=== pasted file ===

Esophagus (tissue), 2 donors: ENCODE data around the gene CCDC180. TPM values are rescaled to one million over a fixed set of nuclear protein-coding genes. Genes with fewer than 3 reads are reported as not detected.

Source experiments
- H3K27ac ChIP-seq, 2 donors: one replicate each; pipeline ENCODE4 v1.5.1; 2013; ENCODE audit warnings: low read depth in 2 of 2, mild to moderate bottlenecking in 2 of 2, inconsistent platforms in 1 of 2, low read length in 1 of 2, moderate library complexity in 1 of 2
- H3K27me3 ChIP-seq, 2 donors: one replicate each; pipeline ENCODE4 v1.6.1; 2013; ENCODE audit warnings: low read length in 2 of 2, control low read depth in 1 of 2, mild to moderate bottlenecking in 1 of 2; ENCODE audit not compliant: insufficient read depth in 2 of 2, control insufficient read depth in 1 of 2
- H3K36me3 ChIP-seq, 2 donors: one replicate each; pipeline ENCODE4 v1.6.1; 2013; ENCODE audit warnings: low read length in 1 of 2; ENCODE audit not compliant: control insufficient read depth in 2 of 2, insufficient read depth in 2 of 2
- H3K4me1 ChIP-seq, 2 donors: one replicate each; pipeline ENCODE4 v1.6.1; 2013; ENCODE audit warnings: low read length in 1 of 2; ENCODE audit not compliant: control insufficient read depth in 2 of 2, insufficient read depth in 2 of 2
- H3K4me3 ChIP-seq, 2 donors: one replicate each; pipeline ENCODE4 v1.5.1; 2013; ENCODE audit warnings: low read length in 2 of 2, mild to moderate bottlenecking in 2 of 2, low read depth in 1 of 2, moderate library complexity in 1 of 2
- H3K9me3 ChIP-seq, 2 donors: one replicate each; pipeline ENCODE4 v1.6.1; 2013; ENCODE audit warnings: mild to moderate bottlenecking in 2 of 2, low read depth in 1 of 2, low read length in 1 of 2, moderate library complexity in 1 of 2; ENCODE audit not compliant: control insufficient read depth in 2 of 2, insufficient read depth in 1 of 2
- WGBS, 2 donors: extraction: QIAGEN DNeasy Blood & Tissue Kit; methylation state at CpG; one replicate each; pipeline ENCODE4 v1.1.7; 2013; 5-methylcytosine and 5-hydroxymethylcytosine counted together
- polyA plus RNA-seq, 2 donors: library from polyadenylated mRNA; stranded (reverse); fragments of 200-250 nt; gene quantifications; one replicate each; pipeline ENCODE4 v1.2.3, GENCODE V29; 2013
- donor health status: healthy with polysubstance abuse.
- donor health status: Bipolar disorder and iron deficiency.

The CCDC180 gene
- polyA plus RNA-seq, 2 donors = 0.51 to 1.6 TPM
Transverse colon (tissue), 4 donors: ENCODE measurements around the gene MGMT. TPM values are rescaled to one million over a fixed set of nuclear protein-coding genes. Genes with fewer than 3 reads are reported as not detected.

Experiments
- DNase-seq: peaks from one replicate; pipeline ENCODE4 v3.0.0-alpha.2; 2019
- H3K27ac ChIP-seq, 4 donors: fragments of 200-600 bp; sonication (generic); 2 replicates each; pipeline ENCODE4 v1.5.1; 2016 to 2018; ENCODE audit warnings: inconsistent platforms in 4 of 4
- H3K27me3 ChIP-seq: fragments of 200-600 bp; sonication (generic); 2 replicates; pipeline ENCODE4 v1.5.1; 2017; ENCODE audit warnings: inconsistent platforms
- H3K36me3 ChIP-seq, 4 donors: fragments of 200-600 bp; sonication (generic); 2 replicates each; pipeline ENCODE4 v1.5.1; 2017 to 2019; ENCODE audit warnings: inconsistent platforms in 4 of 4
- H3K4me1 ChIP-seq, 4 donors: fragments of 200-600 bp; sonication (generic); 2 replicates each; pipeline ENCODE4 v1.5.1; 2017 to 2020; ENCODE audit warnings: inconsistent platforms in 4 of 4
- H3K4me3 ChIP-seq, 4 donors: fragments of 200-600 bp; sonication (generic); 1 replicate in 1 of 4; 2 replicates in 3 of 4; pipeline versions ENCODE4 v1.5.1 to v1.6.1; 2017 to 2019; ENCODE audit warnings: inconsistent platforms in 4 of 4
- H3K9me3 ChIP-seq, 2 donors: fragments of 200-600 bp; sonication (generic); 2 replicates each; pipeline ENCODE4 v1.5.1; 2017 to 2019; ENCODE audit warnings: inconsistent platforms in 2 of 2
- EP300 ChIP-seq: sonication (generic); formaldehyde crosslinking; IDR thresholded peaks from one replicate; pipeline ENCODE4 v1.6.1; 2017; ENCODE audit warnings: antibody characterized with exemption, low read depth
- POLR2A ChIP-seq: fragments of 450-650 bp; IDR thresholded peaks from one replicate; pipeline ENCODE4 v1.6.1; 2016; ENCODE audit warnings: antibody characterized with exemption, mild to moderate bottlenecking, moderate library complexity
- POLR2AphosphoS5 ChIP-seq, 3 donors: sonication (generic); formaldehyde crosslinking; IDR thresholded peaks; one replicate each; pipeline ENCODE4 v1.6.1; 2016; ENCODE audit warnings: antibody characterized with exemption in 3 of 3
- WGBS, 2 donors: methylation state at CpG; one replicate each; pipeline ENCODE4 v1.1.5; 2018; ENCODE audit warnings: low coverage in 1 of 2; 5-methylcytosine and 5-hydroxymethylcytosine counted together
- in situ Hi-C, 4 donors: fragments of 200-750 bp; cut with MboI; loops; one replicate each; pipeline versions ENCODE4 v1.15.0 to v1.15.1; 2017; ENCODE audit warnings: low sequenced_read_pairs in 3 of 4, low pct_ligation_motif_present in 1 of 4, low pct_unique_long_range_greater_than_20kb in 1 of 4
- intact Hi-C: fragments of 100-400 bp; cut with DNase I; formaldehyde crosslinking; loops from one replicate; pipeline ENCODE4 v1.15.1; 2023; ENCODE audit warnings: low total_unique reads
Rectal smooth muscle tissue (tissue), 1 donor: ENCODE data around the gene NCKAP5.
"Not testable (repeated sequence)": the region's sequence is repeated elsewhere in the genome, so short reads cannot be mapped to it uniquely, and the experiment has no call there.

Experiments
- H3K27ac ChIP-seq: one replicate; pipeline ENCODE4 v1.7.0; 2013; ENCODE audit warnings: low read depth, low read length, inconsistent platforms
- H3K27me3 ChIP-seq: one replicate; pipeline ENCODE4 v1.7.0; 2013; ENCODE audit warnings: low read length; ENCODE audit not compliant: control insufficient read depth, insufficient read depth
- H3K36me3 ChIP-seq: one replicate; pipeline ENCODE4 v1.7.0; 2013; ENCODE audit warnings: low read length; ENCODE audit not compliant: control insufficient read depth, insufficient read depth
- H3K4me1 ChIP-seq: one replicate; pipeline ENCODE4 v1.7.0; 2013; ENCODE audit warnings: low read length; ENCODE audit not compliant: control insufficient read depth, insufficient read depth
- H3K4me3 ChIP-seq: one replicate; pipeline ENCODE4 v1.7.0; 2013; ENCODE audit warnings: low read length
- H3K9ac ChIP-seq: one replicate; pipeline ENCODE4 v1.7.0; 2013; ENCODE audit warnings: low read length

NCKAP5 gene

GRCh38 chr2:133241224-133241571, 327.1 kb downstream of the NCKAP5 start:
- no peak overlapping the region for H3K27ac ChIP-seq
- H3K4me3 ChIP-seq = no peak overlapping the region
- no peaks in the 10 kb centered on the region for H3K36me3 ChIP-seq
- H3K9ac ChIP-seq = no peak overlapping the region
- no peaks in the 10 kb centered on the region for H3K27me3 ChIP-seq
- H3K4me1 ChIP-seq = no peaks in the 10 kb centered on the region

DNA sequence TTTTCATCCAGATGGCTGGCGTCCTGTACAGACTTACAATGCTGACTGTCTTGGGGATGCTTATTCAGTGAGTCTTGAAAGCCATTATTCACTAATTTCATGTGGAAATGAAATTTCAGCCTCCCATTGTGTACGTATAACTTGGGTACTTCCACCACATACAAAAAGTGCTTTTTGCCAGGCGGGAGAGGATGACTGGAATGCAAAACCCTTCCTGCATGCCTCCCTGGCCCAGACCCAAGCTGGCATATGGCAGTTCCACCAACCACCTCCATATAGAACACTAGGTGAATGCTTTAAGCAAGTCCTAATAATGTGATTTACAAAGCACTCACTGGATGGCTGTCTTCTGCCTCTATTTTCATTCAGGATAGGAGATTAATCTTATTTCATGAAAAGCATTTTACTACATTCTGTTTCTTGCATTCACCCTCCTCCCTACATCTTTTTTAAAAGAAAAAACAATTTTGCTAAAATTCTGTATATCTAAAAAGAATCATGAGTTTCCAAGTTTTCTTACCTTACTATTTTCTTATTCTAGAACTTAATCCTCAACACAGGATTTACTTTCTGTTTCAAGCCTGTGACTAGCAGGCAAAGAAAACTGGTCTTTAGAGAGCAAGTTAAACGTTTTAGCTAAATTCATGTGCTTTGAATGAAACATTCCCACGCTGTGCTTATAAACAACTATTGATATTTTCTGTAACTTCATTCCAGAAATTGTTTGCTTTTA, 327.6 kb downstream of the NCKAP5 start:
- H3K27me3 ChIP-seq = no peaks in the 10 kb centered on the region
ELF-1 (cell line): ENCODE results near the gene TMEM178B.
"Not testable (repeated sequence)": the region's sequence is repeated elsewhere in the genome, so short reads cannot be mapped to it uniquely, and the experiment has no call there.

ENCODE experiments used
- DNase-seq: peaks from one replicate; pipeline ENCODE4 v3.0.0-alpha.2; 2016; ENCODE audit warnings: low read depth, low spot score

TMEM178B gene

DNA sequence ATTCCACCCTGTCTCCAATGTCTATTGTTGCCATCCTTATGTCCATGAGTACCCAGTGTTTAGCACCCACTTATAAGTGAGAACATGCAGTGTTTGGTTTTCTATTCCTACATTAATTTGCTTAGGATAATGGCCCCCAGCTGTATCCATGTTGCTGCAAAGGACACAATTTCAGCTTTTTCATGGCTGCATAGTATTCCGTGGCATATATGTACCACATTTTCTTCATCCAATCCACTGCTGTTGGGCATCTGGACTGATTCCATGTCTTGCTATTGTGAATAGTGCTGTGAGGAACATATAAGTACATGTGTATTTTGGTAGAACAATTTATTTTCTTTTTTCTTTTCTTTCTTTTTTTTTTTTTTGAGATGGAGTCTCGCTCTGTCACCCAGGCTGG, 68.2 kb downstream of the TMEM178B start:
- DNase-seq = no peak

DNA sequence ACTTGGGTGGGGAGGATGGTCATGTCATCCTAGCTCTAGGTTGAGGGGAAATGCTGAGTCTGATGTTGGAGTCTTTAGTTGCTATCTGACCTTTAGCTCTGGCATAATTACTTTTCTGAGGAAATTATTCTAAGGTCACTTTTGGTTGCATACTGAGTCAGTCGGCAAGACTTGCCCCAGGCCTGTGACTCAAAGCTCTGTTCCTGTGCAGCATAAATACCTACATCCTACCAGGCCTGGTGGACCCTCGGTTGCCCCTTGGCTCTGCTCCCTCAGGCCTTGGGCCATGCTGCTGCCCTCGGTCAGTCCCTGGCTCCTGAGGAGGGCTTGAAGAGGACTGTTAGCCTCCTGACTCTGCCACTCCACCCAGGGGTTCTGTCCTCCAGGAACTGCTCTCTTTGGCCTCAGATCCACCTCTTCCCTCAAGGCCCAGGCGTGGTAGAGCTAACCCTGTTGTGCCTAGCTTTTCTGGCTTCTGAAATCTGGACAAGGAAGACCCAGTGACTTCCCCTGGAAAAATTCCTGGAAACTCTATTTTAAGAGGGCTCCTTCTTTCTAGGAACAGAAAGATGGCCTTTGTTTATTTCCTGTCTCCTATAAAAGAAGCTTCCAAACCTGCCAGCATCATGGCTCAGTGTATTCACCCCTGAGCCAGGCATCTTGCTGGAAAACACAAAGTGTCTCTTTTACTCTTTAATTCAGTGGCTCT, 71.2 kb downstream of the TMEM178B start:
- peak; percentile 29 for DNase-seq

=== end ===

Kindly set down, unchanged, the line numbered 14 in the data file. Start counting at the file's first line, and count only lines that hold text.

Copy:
- polyA plus RNA-seq, 2 donors = 0.51 to 1.6 TPM